5 To the extent the department is not performing assessments, investigations or wellness checks appropriately, identify the root cause of these deficiencies and propose solutions to address these causes. We analyzed management processes for ensuring social workers and supervisors complied with state laws and departmental policies in our review of case files for Objectives 2, 3, and 4.
6 Assess the adequacy of the department’s efforts to examine and transform its practices in response to the deaths of children for whom it had responsibility or at least some level of previous contact.
  • We reviewed department policies and interviewed staff to identify its processes for performing child‑death reviews.
  • We judgmentally selected and analyzed documentation related to 10 department child‑death reviews from fiscal years 2013–14 through 2017–18 where the children had previously been the subjects of departmental referrals or cases.
  • We reviewed the department’s processes for sharing its child‑death review findings and recommendations with social workers and supervisors and its processes for incorporating these recommendations into its policies and procedures.
7 Evaluate whether the department has adequate processes to identify and protect LGBTQ youth.
  • We reviewed a board of supervisors’ motion that the department evaluate—and make recommendations for improving—its support of LGBTQ youth.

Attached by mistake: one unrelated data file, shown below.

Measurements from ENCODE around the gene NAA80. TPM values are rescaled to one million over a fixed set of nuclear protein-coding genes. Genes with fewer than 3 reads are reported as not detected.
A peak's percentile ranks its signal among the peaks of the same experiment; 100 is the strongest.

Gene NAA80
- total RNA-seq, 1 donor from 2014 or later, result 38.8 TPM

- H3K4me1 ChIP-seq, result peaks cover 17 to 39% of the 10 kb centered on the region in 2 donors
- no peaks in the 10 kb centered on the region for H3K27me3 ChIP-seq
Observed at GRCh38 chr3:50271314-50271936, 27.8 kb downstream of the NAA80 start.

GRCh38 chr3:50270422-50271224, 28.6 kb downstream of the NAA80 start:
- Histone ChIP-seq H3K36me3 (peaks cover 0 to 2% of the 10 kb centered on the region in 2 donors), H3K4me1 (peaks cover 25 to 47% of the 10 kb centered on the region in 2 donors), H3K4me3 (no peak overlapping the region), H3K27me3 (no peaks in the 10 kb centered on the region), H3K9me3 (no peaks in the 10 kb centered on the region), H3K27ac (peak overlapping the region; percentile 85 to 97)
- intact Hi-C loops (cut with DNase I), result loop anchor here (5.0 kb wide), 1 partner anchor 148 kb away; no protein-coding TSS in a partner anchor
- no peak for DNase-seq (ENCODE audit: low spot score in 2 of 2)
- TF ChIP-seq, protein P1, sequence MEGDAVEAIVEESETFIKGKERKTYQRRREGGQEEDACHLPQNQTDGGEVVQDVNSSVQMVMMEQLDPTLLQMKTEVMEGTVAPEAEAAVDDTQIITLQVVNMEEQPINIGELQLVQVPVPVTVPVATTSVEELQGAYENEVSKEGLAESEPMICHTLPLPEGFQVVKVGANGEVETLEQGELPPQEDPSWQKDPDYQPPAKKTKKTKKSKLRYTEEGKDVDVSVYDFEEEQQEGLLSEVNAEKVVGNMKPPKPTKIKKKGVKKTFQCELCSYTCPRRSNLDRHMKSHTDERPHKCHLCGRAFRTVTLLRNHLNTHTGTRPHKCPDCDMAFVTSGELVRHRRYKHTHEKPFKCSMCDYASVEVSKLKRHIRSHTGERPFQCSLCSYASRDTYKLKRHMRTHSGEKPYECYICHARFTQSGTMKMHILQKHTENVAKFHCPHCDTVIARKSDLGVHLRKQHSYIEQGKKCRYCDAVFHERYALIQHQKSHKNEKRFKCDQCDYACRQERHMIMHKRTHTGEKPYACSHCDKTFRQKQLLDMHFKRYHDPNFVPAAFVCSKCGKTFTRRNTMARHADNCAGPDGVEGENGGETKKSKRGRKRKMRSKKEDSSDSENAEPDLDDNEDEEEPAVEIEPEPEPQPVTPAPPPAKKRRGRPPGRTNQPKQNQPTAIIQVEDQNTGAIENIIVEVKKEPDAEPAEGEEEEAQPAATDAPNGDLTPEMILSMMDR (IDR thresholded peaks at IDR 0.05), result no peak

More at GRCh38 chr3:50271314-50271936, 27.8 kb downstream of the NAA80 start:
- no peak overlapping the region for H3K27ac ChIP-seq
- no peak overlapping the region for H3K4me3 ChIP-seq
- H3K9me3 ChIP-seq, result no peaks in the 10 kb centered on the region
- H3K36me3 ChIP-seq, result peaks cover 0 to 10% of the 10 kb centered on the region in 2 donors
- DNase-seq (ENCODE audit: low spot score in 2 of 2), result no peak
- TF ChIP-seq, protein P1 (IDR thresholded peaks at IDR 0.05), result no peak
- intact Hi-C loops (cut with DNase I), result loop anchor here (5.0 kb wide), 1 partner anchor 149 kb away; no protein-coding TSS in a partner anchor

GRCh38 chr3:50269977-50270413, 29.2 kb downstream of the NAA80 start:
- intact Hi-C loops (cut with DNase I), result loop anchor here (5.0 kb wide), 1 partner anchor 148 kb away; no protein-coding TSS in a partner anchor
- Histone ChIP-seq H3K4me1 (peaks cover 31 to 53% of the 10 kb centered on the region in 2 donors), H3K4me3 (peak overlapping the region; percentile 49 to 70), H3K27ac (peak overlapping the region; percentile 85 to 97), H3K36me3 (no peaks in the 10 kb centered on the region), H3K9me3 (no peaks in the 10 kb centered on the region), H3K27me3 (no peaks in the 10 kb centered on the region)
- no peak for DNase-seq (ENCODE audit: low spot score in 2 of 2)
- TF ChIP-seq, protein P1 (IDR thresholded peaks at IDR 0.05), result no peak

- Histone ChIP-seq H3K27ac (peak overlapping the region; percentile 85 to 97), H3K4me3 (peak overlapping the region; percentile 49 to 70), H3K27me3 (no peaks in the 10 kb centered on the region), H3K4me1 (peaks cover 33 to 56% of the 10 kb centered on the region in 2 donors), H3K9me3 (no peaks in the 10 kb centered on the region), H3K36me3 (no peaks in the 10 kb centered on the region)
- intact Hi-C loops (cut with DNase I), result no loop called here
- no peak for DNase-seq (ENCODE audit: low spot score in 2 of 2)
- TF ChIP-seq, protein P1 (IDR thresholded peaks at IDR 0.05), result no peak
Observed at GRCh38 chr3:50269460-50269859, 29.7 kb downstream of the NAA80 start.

• We reviewed department plans and interviewed staff to evaluate how it identifies and protects youth who identify as LGBTQ and are in its system.
8 Review and assess any other issues that are significant to the audit.
  • To determine whether the department is meeting caseload limits, we reviewed the department’s staffing levels and caseloads for each of its 19 regional offices.
  • We interviewed staff and reviewed the department’s quality assurance process to assess its process for identifying concerns and making systematic improvements.

Source: Analysis of Joint Legislative Audit Committee audit request number 2018-126 and information and documentation identified in the table column titled Method.

Assessment of Data Reliability

In performing this audit, we relied on the department’s case, referral, and assessment data. The Government Accountability Office, whose standards we are statutorily required to follow, requires us to assess the sufficiency and appropriateness of the computer‑processed information that we use to support our findings, conclusions, or recommendations. To evaluate these data, we performed electronic testing of the data, reviewed existing information about the data, and interviewed agency officials knowledgeable about the data. However, we did not perform accuracy and completeness testing of these data because they are from partially paperless systems and hard‑copy documentation was not always available for review. Further, any available source documents for open child welfare services cases are maintained by social workers at different locations, making testing cost‑prohibitive. Consequently, we found the data to be of undetermined reliability for the purposes of our audit. Although this determination may affect the precision of the numbers we present, there is sufficient evidence in total to support our findings, conclusions, and recommendations.